Carillion – what happens now?
The final cost to the UK construction industry of Carillion PLC and a number of its subsidiaries, including Carillion Construction Limited, being plunged into liquidation on 15 January 2018 isn't likely to be known for quite some time.
But in the immediate aftermath many developers who had engaged Carillion on commercial development projects, as well as trying to get their projects back on track, may find themselves having to renegotiate terms with the lenders to those projects.
Many developers will have entered into financing arrangements to fund the projects that they were working on and those developers with LMA-based funding agreements may find themselves in default as a result of their Carillion counterparty becoming insolvent.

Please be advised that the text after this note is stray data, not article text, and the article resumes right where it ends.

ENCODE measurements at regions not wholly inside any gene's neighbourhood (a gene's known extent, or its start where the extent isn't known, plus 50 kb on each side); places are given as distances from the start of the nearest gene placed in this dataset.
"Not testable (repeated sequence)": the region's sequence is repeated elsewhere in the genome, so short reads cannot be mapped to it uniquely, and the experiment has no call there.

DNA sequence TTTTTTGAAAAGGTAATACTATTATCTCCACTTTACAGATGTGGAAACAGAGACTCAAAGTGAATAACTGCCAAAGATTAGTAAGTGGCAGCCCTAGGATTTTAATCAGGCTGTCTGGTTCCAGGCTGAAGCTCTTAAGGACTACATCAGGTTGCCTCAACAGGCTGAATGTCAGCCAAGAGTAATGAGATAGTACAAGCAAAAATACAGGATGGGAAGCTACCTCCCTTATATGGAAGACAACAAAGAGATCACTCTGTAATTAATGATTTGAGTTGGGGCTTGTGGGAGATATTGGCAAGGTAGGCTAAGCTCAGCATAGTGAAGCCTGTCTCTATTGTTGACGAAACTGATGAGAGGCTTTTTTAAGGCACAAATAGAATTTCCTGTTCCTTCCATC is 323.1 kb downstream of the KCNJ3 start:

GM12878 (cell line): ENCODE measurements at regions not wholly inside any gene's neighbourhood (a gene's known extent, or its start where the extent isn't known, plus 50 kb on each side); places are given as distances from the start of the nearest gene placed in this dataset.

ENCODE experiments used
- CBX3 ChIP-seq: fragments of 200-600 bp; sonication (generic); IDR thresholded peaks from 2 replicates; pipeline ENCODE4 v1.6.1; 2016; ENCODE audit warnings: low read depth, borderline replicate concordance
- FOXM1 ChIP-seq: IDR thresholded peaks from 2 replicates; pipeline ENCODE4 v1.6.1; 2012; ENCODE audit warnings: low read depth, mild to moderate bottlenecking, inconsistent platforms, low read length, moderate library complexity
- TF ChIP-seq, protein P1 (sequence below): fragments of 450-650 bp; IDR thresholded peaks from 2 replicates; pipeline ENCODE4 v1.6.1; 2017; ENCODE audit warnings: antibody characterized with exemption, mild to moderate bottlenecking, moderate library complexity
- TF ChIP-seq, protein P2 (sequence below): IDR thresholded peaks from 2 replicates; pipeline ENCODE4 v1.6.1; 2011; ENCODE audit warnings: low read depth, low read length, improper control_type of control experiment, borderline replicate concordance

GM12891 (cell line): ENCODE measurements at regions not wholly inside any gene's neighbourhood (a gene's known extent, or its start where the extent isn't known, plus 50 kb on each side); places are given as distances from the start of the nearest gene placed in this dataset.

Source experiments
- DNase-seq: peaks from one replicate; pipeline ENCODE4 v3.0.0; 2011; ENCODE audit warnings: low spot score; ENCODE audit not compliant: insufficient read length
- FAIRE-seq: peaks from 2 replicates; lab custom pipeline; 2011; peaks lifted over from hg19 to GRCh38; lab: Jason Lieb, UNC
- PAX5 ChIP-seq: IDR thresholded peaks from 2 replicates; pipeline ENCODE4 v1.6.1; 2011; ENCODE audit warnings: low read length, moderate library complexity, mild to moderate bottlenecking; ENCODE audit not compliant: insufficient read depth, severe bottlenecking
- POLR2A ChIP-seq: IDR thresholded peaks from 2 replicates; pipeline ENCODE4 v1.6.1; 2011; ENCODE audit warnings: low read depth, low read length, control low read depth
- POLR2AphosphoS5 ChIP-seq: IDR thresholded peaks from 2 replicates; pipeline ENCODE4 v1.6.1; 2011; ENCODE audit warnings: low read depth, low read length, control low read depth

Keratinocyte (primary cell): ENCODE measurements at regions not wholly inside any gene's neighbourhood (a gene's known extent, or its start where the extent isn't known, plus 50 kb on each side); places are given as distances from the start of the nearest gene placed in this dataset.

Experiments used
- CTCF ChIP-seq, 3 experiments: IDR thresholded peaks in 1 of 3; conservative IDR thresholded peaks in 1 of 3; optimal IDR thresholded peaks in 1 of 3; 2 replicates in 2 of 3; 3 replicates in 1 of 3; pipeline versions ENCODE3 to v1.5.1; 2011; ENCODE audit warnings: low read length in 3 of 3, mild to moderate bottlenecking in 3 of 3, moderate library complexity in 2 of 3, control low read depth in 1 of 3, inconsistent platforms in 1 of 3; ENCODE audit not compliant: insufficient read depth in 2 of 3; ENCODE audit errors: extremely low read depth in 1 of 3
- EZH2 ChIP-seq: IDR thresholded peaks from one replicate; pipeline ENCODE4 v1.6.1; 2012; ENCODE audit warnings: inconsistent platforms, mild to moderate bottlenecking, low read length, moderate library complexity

This adds an extra layer of complexity as, in addition to having to:
- Assess the state of the works on site in order to be able to review and, in many cases, revise their procurement strategy
- Determine when to terminate contracts entered into with Carillion
- Ascertain the costs of employing alternative providers who, in an already stretched market, will likely charge a premium for taking over the development
- Confirm how much money the sub-contractors employed on site by Carillion were owed at the time it went into liquidation and how much of that had already been drawn under its funding agreements but not been paid to the sub-contractors
- Enter into new subcontracts as stepping-in to existing contracts will not, unless there is absolutely no other option, be a viable option
Developers will be trying to agree terms with their lenders to avoid being defaulted themselves as they endeavour to get their projects back on track.